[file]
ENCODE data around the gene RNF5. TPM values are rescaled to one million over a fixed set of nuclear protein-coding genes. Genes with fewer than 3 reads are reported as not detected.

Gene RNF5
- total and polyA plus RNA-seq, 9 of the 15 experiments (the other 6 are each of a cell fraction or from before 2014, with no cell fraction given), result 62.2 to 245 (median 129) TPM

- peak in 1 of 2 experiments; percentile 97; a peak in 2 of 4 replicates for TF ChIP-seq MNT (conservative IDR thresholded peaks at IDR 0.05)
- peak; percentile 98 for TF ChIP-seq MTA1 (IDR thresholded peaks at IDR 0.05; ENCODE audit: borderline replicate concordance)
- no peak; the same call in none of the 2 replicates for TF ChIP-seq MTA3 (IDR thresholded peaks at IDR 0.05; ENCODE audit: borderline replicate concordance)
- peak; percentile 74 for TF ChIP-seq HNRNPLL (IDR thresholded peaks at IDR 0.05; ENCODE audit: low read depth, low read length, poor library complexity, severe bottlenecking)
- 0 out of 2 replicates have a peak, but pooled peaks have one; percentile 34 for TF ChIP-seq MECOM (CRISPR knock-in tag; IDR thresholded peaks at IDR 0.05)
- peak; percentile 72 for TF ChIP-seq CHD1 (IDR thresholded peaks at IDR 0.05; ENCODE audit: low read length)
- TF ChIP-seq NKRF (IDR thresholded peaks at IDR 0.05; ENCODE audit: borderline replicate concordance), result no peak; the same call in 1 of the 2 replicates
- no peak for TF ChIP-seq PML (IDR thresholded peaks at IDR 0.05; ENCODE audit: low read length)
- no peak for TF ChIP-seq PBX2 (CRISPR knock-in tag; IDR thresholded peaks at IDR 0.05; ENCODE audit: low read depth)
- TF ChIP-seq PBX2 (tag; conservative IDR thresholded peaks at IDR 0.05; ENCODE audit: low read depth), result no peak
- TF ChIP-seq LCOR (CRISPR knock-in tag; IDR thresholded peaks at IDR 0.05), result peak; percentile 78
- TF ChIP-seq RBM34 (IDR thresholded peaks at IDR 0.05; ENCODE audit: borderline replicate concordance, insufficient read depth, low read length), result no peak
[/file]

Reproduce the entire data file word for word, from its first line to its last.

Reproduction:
ENCODE data around the gene RNF5. TPM values are rescaled to one million over a fixed set of nuclear protein-coding genes. Genes with fewer than 3 reads are reported as not detected.

Gene RNF5
- total and polyA plus RNA-seq, 9 of the 15 experiments (the other 6 are each of a cell fraction or from before 2014, with no cell fraction given), result 62.2 to 245 (median 129) TPM

- peak in 1 of 2 experiments; percentile 97; a peak in 2 of 4 replicates for TF ChIP-seq MNT (conservative IDR thresholded peaks at IDR 0.05)
- peak; percentile 98 for TF ChIP-seq MTA1 (IDR thresholded peaks at IDR 0.05; ENCODE audit: borderline replicate concordance)
- no peak; the same call in none of the 2 replicates for TF ChIP-seq MTA3 (IDR thresholded peaks at IDR 0.05; ENCODE audit: borderline replicate concordance)
- peak; percentile 74 for TF ChIP-seq HNRNPLL (IDR thresholded peaks at IDR 0.05; ENCODE audit: low read depth, low read length, poor library complexity, severe bottlenecking)
- 0 out of 2 replicates have a peak, but pooled peaks have one; percentile 34 for TF ChIP-seq MECOM (CRISPR knock-in tag; IDR thresholded peaks at IDR 0.05)
- peak; percentile 72 for TF ChIP-seq CHD1 (IDR thresholded peaks at IDR 0.05; ENCODE audit: low read length)
- TF ChIP-seq NKRF (IDR thresholded peaks at IDR 0.05; ENCODE audit: borderline replicate concordance), result no peak; the same call in 1 of the 2 replicates
- no peak for TF ChIP-seq PML (IDR thresholded peaks at IDR 0.05; ENCODE audit: low read length)
- no peak for TF ChIP-seq PBX2 (CRISPR knock-in tag; IDR thresholded peaks at IDR 0.05; ENCODE audit: low read depth)
- TF ChIP-seq PBX2 (tag; conservative IDR thresholded peaks at IDR 0.05; ENCODE audit: low read depth), result no peak
- TF ChIP-seq LCOR (CRISPR knock-in tag; IDR thresholded peaks at IDR 0.05), result peak; percentile 78
- TF ChIP-seq RBM34 (IDR thresholded peaks at IDR 0.05; ENCODE audit: borderline replicate concordance, insufficient read depth, low read length), result no peak